Saint Martin's Day, Veteran's Day, Armistice Day...traditions and lore on the eve of winter, Saint Martin's Day is perhaps the first in a series of festivities, festivals of light to bring rural communities together and regulate themselves during the darkness of winter, during the symbolic death of the agricultural year. Let us go deeper...
The Portuguese celebrate November 11 as The Day of Saint Martin...yet he never set foot in Portugal. Other cultures celebrate other popular figures around the same date. Indeed in the USA it is celebrated as Veterans' Day, in Europe, Armistice Day. Is there a wider significance? What is the link between Portugal, Tours, the Native Americans and Chestnuts?
As for Veterans' Day, whose origin was in Armistice Day, the origin is in historical facts at the end of the First World War. By the end of 1918, with another cold winter approaching, the Revolutionary forces who had seized power in Berlin at the end of October, aware that the German armed forces on the western front were exhausted, called for peace and the eleventh hour of the eleventh day of the eleventh month was not only a graphically significant day to end the war but was perhaps the earliest opportunity by which to get the Compiègne Peace Treaty drawn up for signature.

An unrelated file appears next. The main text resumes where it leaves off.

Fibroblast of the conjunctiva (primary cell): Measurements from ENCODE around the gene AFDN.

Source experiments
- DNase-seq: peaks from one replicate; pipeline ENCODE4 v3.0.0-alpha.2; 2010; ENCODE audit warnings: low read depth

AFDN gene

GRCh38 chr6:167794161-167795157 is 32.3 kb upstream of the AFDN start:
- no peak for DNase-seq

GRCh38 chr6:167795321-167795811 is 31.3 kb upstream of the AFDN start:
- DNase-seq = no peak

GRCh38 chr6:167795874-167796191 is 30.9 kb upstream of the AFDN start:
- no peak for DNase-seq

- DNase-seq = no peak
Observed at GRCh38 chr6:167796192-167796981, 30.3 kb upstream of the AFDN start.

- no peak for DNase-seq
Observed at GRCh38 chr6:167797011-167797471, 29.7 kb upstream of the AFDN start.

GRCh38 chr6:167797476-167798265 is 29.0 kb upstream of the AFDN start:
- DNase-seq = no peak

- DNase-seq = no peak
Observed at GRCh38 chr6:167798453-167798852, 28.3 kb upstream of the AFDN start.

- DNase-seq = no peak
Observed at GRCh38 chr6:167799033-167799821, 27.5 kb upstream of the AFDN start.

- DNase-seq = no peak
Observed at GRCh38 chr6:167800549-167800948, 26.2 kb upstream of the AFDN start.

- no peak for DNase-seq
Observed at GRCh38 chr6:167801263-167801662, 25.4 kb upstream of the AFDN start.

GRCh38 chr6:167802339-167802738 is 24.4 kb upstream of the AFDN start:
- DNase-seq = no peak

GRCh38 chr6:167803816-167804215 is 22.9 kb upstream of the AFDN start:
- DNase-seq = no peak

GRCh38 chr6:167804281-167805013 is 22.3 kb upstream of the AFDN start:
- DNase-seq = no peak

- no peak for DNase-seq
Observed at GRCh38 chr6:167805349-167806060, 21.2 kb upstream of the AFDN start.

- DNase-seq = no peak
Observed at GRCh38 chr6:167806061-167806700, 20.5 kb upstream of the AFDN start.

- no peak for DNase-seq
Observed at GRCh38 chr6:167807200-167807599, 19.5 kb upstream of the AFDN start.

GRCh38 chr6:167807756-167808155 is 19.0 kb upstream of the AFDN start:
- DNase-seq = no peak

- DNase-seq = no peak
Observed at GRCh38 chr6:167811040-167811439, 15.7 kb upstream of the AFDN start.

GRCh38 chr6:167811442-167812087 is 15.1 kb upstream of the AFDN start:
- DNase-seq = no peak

This appears to have nothing to do with the many festivities celebrated around this time of year in different countries and by different cultures.
São Martinho has a special significance in Portugal, since on November 11, his Saint's Day, he is celebrated with a festivity in which wine and chestnuts are shared, called Magusto. Erroneous versions of the origin of this man and the festivity abound and when we examine further, we see that the Festival of Saint Martin is neither Portuguese, nor is it confined to November 11, neither is Saint Martin of Tours French, nor is magusto a festive meal, but rather, a fire...an interesting example of how ancient lore can become customary law, gaining a completely new significance. Where to start?
Hallowe'en (or the Evening of All Hallows, these being "halos", the circle around a saint's head symbolising his or her saintliness) is indeed a Pagan festival symbolising the end of the agricultural year, the day of death. The Celtic name for this was Samhain (also Sauin, Oiche Shamhna, Samain) and it was a harvest festival, the night (October 31) by which agricultural chores had to be finished, marking the division between the light half and the dark half of the year. It also corresponded with the time that animals and plants began dying and so was hailed as the festival of the dead.
At the time, white was the colour of death mainly in matriarchal societies in which the Moon was revered as the main deity (being feminine, a Goddess - Lat. Luna) while the owl, a nocturnal figure, was used as a religious effigy to place on the dead. As the Sun supplanted the Moon as the main deity (Lat. Sol, Solis, masculine) in patriarchal societies, the colour of death changed to black and different forms of the cross, were used to bury alongside the corpse).